If you’ve got a Netflix account, then you may well have stumbled upon a new show gaining in popularity: Girlboss. Loosely based on Sophia Amoruso, founder of the online fashion store Nasty Gal, Girlboss sees a feisty 23-year-old woman decide to risk it all and sell vintage clothing and accessories from her home.
Of course, the show does dramatise the events somewhat, but it’s still a fascinating insight into what it takes to be your own boss (or better yet, a girlboss). This got me thinking: what are a few things you need to be successful to sell second-hand items online? Plenty of people do it, as it’s no coincidence that sites like eBay and Etsy have become so hugely popular across the world. Selling second-hand items on the internet might be simply a quick way to gain a bit of cash and get rid of some old things at first, but it can quickly get addictive if you start to enjoy it (and become good at it).
If you’ve got a bit of spare time in the day and feel like you want to have a little business from home like Sophia Amoruso, here are a few things you may want to consider first.
What are you actually passionate about?
Selling online will rapidly become tedious and annoying the moment you lose your passion. But how are you supposed to alleviate that? Well, it helps when you actually love the products you’re peddling. Is it sports memorabilia? Vintage clothing? World War II relics? You’ll genuinely enjoying your job if it’s something you’re excited about. Imagine going to flea markets and hunting down items you think will sell well online. That might not even feel like work if you might actually do it in your spare time. Plus, you’ll be selling things you know about, as opposed to being a slave to market trends (what will be the next Tamagotchi or fidget spinner I wonder?)
Standing out can come down to images and descriptions
Sure, looks aren’t everything, but when it comes to selling things online? Looks are everything. Although virtual reality shopping is fairly close, it’s not yet at the point where we could simply pick up an item and inspect it from all angles while at our computers. This means that it’s really going to have to come down to great images and descriptions to sell your products!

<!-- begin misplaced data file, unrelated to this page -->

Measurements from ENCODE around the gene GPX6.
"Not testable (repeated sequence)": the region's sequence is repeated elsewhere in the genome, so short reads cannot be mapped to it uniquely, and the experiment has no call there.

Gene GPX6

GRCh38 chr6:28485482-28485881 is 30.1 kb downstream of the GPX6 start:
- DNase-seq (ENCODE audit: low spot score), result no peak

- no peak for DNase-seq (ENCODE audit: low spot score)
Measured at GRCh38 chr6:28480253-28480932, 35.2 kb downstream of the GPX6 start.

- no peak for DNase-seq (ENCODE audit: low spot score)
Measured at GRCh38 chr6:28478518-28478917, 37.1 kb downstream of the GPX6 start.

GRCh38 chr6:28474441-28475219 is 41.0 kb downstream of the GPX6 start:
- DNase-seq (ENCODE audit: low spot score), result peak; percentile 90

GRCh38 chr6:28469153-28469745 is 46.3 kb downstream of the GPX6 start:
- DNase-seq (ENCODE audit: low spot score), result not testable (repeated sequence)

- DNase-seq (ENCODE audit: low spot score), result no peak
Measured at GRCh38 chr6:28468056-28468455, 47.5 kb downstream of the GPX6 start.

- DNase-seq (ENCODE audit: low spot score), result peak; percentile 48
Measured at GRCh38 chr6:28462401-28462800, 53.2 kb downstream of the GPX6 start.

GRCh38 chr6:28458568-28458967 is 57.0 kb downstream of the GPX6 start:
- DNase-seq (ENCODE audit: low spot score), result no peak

Look at the way these watches are sold online, for example. There are a lot of models to consider, but I bet your eye will be most drawn to the ones with the prettiest photos. If someone is shopping for a Cartier watch, then they’re likely already aware of how expensive it’ll be. So, a prospective buyer might not care about price, but will instead be put off listings with a poor image (badly lit, too far away, distracting props) and undetailed or boring descriptions.
If you simply assume that every online buyer is in a rush to find something, then give them as many good points towards your own product as possible. Having someone message you 50 questions for information that you could have easily conveyed in an image or description is not the best use of your time.
Being a mum is in no way a hindrance
You might think that it’s all well and good for 23-year-old Sophia Amoruso to start an online business without children, but she’s not the only kick-ass woman to make a living via e-commerce. These are some of the most successful mothers/entrepreneurs. Many of these women created and sold products from scratch, but it’s still interesting to discover that motherhood isn’t a barrier towards being a girlboss.
Don’t undervalue or overvalue your items
Many vendors have kicked themselves over selling an item that is worth way more than previously thought. Stories of people paying $5 for something at a flea market that is actually worth around $500,000 are not uncommon. On the other hand, potential buyers will quickly skim over your item if it’s at a price that is a lot more than at a competitor’s store. Remember, unless what you’re selling is very hard to find elsewhere, you don’t want to lose a customer at the last second just because you wanted some extra money. Have a fair price and no one will have a right to complain.